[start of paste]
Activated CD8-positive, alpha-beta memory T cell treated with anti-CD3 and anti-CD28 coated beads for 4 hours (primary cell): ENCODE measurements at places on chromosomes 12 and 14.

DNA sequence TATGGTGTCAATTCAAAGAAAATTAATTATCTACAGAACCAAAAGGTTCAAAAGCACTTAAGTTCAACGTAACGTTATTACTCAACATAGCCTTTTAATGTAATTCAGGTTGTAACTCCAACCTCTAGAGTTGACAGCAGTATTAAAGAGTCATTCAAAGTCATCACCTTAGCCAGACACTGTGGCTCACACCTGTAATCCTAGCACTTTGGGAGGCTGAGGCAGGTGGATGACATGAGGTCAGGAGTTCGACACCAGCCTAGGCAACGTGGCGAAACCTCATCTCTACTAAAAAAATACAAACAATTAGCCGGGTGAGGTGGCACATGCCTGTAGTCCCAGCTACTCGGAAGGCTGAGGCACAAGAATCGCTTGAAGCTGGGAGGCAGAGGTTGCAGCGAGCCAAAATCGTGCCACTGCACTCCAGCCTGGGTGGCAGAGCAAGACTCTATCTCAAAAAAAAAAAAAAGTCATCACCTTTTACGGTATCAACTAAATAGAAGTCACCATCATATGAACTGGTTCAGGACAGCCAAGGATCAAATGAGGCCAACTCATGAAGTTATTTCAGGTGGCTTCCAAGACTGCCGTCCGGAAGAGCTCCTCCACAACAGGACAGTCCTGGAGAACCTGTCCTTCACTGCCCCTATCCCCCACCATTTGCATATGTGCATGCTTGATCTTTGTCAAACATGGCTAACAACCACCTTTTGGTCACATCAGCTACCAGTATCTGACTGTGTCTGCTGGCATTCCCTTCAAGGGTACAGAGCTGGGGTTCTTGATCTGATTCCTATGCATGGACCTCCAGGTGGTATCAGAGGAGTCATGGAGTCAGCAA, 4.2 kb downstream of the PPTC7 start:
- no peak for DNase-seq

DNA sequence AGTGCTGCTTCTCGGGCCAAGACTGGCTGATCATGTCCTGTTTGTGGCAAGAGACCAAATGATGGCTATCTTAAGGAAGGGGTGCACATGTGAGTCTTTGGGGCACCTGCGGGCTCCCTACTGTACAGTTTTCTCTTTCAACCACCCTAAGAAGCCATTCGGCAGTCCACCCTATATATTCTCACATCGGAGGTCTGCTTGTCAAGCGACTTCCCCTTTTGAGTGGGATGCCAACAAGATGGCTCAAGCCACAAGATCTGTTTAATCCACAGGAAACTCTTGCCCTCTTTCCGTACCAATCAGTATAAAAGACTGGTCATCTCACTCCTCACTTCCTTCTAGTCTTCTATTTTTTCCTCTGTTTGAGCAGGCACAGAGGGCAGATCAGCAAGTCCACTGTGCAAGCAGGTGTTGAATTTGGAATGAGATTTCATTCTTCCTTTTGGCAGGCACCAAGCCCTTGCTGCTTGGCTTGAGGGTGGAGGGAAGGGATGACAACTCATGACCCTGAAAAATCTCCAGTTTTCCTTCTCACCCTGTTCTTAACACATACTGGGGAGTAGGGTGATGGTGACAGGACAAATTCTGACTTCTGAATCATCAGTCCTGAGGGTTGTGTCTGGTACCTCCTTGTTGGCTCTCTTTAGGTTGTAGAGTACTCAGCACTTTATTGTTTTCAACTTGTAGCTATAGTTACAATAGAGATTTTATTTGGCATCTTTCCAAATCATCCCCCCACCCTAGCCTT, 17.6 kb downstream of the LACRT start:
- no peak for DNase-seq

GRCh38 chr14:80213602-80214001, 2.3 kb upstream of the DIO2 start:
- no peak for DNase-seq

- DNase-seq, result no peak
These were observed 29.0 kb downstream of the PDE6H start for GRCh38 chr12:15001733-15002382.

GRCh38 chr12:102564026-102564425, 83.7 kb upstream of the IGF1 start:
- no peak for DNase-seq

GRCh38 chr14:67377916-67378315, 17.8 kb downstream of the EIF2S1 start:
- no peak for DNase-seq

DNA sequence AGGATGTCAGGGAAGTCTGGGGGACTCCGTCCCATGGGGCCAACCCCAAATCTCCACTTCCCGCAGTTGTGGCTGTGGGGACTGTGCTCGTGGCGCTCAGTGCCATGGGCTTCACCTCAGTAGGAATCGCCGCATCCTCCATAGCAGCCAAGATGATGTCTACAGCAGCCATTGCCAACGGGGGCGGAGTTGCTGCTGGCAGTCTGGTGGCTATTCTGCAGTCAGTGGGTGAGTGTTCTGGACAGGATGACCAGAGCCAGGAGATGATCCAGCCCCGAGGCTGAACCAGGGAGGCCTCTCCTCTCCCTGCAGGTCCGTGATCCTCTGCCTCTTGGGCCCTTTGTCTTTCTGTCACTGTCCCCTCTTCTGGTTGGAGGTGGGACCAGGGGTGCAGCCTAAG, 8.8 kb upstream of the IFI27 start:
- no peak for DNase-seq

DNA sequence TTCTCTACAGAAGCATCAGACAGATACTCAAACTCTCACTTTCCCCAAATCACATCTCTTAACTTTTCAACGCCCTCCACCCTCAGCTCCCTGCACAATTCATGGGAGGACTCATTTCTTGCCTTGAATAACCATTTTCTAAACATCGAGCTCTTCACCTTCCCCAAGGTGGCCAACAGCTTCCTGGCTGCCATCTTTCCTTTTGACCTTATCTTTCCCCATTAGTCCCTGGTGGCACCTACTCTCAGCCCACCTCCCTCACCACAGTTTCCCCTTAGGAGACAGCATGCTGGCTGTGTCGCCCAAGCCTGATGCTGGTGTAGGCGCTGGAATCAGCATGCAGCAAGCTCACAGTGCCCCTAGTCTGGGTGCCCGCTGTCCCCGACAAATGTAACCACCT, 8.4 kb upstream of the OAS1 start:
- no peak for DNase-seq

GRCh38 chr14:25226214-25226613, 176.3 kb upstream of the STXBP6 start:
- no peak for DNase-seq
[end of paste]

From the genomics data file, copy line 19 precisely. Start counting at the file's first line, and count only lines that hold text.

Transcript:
- no peak for DNase-seq